Washington State Should Flex Software Muscle to Grab Lead in Cleantech, Says Michael Butler

How will President Obama’s proposed economic stimulus package affect the energy and cleantech industry in the Northwest? We’ve been hearing a lot of rumblings on this front lately. To help sort it all out, I spoke with Michael Butler, chairman and CEO of the Seattle investment bank Cascadia Capital, which is heavily involved with energy and sustainable technologies.

In recent weeks, Butler has been working with Marc Cummings of the Pacific Northwest National Laboratory and David Benson of Stoel Rives to put together a private-sector task force, appointed by Gov. Chris Gregoire, to identify the areas that Washington state should focus on. Butler also has some key insights into the role of cleantech in driving innovation and economic growth.

“More than anything, the President and the proposed stimulus package has had a really strong mental aspect,” says Butler. “People in cleantech are more optimistic about their own prospects than others. I attribute that to the election of a President that ‘gets it.’ People in the cleantech industry were pleasantly surprised by the amount of money [proposed]. It’s done a lot to help people’s moods. This year could be a rough year, but the intermediate to long term is bright.”

The question on everyone’s mind is resources. “The biggest challenge is how that money will be allocated. We’re hearing Washington state is expecting to get $6 billion for different projects,” Butler says. “A significant portion will be allocated to cleantech. That will disperse through the state and through the cities. People are thinking, ‘How do I get access to that money?’ People are thinking energy efficiency and smart grid are the big beneficiaries. The other one is solar.”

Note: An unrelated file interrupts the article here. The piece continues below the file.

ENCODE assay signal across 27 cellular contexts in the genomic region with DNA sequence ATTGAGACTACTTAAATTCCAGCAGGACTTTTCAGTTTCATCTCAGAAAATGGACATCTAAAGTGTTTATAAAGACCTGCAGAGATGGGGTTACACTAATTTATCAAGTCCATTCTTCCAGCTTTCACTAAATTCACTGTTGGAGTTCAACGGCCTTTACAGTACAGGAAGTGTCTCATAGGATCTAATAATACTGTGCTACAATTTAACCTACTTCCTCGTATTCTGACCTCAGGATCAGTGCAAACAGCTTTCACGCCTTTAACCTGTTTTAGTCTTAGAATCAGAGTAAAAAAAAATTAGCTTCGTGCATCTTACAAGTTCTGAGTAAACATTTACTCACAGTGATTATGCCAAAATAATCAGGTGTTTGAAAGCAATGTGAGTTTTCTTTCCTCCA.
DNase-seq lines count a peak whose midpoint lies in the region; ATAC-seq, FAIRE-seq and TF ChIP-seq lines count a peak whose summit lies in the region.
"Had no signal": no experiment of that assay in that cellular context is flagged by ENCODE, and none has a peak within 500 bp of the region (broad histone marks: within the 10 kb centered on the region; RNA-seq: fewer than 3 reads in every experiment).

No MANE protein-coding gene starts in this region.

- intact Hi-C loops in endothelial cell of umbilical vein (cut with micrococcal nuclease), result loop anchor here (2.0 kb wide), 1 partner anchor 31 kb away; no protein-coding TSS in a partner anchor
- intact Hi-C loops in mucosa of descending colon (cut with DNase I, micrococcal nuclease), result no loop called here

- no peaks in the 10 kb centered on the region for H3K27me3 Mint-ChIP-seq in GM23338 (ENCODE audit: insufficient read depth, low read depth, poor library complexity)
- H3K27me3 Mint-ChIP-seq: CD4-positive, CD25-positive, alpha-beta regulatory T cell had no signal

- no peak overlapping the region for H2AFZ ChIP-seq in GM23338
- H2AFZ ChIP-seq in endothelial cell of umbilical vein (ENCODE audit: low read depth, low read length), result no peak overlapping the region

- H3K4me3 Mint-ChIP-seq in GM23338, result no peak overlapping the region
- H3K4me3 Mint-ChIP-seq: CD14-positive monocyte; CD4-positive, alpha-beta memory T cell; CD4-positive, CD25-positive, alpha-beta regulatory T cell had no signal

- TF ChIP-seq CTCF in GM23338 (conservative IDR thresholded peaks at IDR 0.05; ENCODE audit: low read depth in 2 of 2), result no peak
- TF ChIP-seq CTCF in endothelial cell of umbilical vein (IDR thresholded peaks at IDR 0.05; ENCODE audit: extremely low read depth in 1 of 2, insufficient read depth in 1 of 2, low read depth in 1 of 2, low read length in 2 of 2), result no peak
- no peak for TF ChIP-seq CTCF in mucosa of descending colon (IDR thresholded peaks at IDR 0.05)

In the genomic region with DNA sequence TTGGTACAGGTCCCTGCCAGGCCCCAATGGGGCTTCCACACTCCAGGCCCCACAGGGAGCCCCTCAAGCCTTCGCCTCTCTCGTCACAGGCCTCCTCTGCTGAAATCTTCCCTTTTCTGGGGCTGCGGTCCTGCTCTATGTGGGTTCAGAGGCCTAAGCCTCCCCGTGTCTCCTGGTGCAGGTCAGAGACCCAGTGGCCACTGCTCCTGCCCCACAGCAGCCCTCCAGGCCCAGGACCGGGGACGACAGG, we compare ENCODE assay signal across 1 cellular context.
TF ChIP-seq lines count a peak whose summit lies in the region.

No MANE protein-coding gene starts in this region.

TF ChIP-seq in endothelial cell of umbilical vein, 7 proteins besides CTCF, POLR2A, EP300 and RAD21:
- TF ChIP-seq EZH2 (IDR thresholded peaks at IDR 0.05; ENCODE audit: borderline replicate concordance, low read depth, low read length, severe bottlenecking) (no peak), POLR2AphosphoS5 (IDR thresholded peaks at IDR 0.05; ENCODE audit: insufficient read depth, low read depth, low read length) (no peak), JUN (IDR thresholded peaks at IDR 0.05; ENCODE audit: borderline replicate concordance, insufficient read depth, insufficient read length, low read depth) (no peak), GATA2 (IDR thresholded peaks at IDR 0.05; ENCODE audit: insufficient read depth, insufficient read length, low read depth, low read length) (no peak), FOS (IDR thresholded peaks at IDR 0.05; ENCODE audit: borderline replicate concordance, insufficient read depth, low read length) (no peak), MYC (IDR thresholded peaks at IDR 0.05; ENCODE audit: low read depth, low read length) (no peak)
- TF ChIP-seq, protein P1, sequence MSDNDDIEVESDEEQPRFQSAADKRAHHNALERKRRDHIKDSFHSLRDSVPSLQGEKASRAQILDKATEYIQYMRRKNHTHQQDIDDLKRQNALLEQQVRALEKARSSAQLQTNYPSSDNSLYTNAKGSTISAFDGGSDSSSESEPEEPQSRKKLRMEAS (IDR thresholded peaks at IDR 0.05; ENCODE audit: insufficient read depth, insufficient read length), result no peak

The first two, at least, should be strengths in the state. “What is important to Washington state is that smart grid and energy efficiency, greater than any other subset of cleantech, involves software. And software is probably what this region is best at,” Butler says. “The moon and stars are aligned.”

For examples of strong local organizations in energy efficiency, Butler points to Paul Allen’s Vulcan, The Schuster Group, McKinstry, Powerit Solutions, Optimum Energy, and Verdiem. As for smart-grid technologies, Butler says, “The core of the infrastructure is materials science, but then at the edges it’s software-based. Where we think we have a competitive advantage is … Next Page »

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Gregory T. Huang is Xconomy's Deputy Editor, National IT Editor, and Editor of Xconomy Boston. E-mail him at gthuang [at] xconomy.com. Follow @gthuang

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